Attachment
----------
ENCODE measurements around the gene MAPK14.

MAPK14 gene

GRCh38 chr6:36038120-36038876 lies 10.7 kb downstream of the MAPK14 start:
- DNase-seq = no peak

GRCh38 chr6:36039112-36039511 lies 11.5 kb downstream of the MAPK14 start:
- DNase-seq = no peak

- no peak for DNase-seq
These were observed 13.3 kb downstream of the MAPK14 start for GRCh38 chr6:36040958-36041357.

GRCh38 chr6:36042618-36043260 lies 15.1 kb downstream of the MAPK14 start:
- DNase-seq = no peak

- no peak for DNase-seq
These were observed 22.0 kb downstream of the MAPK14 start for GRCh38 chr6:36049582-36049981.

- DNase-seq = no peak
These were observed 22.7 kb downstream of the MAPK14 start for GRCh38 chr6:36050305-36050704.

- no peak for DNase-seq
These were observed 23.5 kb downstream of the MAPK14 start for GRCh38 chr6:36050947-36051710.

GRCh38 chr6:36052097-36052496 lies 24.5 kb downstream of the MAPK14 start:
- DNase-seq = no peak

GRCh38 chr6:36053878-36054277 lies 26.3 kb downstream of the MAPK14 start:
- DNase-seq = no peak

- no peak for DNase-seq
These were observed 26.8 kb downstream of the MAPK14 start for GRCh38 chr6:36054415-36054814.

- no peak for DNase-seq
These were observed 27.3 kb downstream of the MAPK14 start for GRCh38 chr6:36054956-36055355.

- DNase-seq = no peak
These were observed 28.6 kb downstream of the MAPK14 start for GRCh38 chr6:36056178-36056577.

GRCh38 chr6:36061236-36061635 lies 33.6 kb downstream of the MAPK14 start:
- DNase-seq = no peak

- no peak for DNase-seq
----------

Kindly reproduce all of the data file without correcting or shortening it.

ENCODE measurements around the gene MAPK14.

MAPK14 gene

GRCh38 chr6:36038120-36038876 lies 10.7 kb downstream of the MAPK14 start:
- DNase-seq = no peak

GRCh38 chr6:36039112-36039511 lies 11.5 kb downstream of the MAPK14 start:
- DNase-seq = no peak

- no peak for DNase-seq
These were observed 13.3 kb downstream of the MAPK14 start for GRCh38 chr6:36040958-36041357.

GRCh38 chr6:36042618-36043260 lies 15.1 kb downstream of the MAPK14 start:
- DNase-seq = no peak

- no peak for DNase-seq
These were observed 22.0 kb downstream of the MAPK14 start for GRCh38 chr6:36049582-36049981.

- DNase-seq = no peak
These were observed 22.7 kb downstream of the MAPK14 start for GRCh38 chr6:36050305-36050704.

- no peak for DNase-seq
These were observed 23.5 kb downstream of the MAPK14 start for GRCh38 chr6:36050947-36051710.

GRCh38 chr6:36052097-36052496 lies 24.5 kb downstream of the MAPK14 start:
- DNase-seq = no peak

GRCh38 chr6:36053878-36054277 lies 26.3 kb downstream of the MAPK14 start:
- DNase-seq = no peak

- no peak for DNase-seq
These were observed 26.8 kb downstream of the MAPK14 start for GRCh38 chr6:36054415-36054814.

- no peak for DNase-seq
These were observed 27.3 kb downstream of the MAPK14 start for GRCh38 chr6:36054956-36055355.

- DNase-seq = no peak
These were observed 28.6 kb downstream of the MAPK14 start for GRCh38 chr6:36056178-36056577.

GRCh38 chr6:36061236-36061635 lies 33.6 kb downstream of the MAPK14 start:
- DNase-seq = no peak

- no peak for DNase-seq